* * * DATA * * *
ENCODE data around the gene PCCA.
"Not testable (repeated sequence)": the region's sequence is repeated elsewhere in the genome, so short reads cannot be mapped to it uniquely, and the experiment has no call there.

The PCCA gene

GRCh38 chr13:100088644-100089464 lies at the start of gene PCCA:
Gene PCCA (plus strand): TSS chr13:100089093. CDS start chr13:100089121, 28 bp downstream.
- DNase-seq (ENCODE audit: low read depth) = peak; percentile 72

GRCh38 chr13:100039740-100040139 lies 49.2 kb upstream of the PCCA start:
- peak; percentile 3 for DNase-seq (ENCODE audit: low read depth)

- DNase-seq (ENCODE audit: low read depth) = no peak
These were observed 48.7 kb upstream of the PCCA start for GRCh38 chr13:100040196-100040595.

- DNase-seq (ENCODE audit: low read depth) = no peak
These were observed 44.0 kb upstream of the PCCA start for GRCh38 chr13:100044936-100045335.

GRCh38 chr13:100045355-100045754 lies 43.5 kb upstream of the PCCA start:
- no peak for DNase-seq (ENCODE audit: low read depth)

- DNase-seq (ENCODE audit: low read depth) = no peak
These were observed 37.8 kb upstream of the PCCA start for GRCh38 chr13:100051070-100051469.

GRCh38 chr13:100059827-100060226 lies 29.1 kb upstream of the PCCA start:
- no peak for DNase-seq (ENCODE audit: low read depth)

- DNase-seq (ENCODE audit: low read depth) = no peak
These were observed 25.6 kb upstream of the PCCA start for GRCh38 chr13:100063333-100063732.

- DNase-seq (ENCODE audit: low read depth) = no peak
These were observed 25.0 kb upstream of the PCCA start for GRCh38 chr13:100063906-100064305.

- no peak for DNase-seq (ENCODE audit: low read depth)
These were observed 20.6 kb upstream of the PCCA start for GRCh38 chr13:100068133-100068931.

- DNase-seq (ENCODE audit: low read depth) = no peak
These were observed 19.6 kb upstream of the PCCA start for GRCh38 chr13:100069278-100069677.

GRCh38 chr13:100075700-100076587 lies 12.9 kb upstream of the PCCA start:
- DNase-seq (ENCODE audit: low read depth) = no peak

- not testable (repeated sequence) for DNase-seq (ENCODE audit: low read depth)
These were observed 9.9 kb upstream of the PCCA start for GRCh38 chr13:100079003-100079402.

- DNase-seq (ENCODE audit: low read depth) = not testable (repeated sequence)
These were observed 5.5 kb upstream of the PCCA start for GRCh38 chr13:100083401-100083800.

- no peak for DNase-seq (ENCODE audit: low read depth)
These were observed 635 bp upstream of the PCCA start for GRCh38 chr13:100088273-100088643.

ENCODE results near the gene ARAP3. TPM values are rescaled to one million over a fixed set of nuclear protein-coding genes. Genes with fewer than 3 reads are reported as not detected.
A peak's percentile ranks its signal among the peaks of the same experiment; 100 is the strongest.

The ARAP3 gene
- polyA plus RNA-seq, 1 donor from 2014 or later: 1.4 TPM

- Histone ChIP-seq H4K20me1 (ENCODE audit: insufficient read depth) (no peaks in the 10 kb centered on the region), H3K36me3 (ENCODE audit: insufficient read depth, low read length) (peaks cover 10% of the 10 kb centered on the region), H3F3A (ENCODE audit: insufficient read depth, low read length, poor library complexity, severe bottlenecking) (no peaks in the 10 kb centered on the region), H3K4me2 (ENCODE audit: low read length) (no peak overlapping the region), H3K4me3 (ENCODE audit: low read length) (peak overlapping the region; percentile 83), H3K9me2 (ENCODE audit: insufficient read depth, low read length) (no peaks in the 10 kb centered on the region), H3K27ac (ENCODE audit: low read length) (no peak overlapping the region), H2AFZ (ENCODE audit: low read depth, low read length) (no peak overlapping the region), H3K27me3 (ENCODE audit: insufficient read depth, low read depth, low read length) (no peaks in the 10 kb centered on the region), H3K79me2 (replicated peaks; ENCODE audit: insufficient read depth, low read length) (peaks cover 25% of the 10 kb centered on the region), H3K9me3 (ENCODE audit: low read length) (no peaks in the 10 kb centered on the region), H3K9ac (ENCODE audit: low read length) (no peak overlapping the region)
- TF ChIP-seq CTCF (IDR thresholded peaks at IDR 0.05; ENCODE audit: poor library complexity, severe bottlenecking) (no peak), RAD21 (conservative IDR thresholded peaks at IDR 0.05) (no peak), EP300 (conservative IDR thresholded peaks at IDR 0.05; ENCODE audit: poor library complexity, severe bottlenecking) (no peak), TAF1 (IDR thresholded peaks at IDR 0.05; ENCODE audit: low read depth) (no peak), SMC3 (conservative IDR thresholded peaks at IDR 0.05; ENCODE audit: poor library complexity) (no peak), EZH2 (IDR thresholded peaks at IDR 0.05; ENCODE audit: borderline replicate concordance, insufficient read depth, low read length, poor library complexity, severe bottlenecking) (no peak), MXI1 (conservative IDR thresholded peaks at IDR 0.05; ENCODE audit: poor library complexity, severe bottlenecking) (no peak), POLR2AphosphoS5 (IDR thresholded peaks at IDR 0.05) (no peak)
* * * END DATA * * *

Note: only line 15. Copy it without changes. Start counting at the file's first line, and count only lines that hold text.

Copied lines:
- DNase-seq (ENCODE audit: low read depth) = no peak